Water vapour

  • The most abundant greenhouse gas, water vapour increases as the Earth’s atmosphere warms, but so does the possibility of clouds and precipitation.
This photo shows a heavily logged concession affiliated with Asia Pulp and Paper, or APP, one of the world’s largest papermakers, on the Indonesian island of Sumatra, in 2010.

Carbon dioxide (CO2)

  •  Carbon dioxide is released through both natural processes such as respiration and volcano eruptions and through human activities such as deforestation, land use changes, and burning fossil fuels.
  •  Carbon oxidation is a process by which carbon in the soil reacts with oxygen in the atmosphere to produce CO². Deforestation exposes soil to sunlight which increases the soil temperature.
  • Humans have thus increased atmospheric CO2 concentration by more than a third since the Industrial Revolution began.
  • To find out about deforestation in the Amazon Rainforest, go here:
Cattle release methane as a waste gas. A cow releases between 70 and 120 kg of Methane per year on average.


  • A hydrocarbon gas produced both through natural sources and human activities, including the decomposition of wastes in landfills, agriculture, and especially rice cultivation.
  • Methane is released when dead leaves and manure decompose rapidly in the rice field due to a high level of moisture in the soil.
  • Greenhouse gas emissions associated with livestock supply chains (e.g. Cattle farming) account for 14.5% of all human-caused GHG releases, according to a report published by the UN Food and Agriculture Organisation in 2013.
  • With increased prosperity, people are consuming more meat and dairy products every year, global meat production is projected to more than double from  2001 to 2050.
Burning garbage releases methane and other GHGs as firefighters struggle to keep the fires under control.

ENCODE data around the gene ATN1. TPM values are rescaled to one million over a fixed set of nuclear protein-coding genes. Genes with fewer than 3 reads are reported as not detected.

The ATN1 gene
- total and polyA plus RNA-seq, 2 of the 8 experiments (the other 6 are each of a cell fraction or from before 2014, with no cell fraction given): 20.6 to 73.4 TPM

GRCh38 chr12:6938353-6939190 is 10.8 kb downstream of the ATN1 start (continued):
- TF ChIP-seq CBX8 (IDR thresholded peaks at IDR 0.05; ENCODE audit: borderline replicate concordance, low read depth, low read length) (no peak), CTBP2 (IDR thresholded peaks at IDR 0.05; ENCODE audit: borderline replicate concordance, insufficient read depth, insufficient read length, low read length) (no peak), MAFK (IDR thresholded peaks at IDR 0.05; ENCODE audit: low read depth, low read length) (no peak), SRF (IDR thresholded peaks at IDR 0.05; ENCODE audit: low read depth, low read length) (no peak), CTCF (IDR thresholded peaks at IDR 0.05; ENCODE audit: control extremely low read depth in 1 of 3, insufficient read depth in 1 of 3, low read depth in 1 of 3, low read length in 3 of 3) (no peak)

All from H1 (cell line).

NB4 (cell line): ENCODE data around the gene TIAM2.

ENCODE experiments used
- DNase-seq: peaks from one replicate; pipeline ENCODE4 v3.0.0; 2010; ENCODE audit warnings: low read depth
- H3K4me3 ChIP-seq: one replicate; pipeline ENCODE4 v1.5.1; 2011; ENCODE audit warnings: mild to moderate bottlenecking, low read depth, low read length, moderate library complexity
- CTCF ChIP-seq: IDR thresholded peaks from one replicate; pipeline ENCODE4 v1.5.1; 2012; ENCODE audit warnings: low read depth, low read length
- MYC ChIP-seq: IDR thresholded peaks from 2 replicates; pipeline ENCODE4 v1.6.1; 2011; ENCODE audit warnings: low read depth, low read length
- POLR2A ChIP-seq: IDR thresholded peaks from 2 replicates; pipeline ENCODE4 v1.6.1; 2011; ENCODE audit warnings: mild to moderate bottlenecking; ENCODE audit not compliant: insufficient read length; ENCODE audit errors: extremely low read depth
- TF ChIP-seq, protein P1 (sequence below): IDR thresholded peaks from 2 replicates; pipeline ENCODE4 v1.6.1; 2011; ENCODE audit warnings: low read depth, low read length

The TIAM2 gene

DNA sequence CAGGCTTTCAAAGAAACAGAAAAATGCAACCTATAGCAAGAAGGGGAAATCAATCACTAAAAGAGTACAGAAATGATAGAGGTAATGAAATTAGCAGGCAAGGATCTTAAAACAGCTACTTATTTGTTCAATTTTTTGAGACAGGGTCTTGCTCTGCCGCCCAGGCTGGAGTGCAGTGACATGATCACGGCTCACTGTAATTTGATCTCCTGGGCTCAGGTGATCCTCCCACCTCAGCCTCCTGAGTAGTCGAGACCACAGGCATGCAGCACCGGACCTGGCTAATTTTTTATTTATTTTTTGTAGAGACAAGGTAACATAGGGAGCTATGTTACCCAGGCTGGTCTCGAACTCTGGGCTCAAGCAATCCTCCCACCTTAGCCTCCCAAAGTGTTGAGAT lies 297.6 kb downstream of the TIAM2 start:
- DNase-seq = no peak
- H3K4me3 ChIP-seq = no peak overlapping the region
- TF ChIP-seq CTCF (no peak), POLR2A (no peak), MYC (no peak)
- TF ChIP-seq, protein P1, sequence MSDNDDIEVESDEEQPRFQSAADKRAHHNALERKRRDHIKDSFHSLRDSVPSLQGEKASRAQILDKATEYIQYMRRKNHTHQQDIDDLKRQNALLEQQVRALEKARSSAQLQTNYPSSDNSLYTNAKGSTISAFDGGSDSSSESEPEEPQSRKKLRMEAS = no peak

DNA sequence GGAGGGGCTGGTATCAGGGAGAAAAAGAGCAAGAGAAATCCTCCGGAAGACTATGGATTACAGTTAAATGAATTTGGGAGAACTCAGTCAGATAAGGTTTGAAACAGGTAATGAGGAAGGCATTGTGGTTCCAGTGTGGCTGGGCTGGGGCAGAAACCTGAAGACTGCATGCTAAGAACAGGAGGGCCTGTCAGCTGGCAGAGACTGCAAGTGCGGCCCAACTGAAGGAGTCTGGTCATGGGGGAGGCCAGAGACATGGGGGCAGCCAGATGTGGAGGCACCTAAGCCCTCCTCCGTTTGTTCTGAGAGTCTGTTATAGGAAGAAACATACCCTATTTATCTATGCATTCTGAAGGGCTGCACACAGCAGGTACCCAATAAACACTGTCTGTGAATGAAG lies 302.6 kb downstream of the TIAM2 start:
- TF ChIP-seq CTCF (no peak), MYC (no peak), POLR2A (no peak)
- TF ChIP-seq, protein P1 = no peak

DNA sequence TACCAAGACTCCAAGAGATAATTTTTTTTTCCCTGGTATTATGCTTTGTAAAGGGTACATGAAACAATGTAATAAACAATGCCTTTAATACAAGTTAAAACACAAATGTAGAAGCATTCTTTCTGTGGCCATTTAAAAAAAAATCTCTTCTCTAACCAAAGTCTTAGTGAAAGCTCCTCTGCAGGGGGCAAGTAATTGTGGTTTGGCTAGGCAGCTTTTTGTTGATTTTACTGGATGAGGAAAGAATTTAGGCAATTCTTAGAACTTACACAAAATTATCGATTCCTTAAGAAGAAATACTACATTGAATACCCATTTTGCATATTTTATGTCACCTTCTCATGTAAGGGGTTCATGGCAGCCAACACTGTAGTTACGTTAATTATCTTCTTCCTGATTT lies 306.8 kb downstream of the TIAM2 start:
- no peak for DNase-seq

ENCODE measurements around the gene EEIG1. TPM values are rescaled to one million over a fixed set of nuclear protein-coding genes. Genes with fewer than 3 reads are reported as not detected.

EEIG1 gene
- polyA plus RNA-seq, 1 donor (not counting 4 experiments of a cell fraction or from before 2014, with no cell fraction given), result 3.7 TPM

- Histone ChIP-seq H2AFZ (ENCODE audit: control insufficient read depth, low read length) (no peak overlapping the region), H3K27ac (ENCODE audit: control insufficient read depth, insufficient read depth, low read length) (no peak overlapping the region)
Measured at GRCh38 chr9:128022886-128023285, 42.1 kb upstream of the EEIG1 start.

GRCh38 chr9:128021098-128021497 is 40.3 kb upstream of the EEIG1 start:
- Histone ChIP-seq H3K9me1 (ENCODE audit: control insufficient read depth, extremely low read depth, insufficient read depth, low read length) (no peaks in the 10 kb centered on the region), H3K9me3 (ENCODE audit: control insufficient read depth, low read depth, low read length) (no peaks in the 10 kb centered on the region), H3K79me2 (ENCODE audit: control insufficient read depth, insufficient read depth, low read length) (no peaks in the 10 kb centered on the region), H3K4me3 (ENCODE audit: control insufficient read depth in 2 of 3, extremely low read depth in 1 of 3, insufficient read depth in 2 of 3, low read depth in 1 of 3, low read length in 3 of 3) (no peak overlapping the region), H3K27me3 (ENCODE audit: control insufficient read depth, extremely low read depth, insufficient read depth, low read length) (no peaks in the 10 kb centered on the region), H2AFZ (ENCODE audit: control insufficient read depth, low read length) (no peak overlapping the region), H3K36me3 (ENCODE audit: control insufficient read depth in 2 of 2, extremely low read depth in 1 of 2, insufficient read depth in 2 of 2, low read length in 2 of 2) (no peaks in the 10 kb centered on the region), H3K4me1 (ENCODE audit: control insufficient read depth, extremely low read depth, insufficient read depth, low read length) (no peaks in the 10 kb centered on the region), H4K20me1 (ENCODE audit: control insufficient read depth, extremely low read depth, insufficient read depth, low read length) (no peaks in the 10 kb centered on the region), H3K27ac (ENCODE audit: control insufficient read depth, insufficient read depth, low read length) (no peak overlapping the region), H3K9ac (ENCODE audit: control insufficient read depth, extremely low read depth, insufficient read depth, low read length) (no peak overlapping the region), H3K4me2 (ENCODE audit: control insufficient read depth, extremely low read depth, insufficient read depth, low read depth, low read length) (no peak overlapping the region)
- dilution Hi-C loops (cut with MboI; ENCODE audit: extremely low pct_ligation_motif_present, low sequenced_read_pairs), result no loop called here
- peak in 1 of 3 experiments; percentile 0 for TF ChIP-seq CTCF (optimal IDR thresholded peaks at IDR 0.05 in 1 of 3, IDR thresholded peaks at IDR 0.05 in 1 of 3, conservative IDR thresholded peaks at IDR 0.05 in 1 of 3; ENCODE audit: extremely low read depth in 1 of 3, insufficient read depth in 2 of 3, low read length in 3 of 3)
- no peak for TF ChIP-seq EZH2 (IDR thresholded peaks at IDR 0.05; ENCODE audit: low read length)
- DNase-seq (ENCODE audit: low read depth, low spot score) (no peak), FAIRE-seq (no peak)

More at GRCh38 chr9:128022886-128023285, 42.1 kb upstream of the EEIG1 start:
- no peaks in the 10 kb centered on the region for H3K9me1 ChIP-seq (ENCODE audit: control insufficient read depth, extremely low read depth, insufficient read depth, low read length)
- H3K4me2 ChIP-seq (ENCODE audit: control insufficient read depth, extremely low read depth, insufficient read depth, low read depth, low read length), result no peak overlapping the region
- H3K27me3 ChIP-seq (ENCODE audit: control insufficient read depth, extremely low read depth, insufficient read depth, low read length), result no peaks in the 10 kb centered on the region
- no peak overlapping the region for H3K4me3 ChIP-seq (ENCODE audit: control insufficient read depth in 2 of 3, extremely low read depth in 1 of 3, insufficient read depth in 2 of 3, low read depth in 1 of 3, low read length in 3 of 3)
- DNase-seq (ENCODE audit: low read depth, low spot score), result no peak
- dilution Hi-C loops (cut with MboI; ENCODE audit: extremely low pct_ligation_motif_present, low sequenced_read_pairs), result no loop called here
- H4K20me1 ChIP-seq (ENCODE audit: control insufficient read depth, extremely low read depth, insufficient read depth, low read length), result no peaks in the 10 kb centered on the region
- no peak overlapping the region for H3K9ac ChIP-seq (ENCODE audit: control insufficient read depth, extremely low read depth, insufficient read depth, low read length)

Nitrous oxide

  • A powerful greenhouse gas produced by soil cultivation practices, especially the use of commercial and organic fertilisers, fossil fuel combustion, nitric acid production, and biomass burning.
  • The use of chemical fertilisers increases the amount of nitrous oxide in soil. The nitrous oxide is then released when soil is ploughed or when rain flows through the soil.
  • More fossil fuels are burnt to produce energy for household activities in urban areas such as heating, cooking and lighting.
  • More cars, buses and other transportation on the roads also increase greenhouse gas emissions.
  • Constructing infrastructure and producing construction materials also release Nitrous Oxide into the atmosphere.
A farmer sprays a chemical fertiliser containing nitrogen on a wheat field in southern France. Nitrogen fertilisers are a known source of greenhouse gases.

Chlorofluorocarbons (CFCs)

  • Synthetic compounds entirely of industrial origin used in a number of applications, but now largely regulated in production and release to the atmosphere by international agreement for their ability to contribute to the destruction of the ozone layer.
  • To see how the ozone layer protects us, go here:
  • For a more detailed explanation of protective ozone, go here:
The Hole in the Ozone layer over Antarctica

To understand the consequences of changing the natural composition of atmospheric greenhouse gases, read more here:

Did you know?

What’s it like to have too little or too much of the greenhouse effect? Read below:

Not enough greenhouse effect: The planet Mars has a very thin atmosphere, nearly all carbon dioxide. Because of the low atmospheric pressure, and with little to no methane or water vapour to reinforce the weak greenhouse effect, Mars has a largely frozen surface that shows no evidence of life.


Too much greenhouse effect: The atmosphere of Venus, like Mars, is nearly all carbon dioxide. But Venus has about 300 times as much carbon dioxide in its atmosphere as Earth and Mars do, producing a runaway greenhouse effect and a surface temperature hot enough to melt lead.
A man cuts into lumber trees illegally logged in the Amazon forest

Witness the destruction, the crimes, and the exploitation in the Amazon rainforest:

Transportation is one of the largest sources of US global warming emissions – but cleaner vehicles can help

Is there hope for our cities? These guys think so:

Read the full articles here:

Leave a reply!

  1. After watching the video above (from 2:30 – 4:10), what role do Arctic Ice, Clouds, and Water vapour have on controlling the temperature of the earth?
  2. Compare between the ‘Greenhouse Effect’ and the ‘Enhanced Greenhouse Effect’.
  3. Explain how deforestation and changing land use worsen the enhanced greenhouse effect.


Climate Change: How do we know?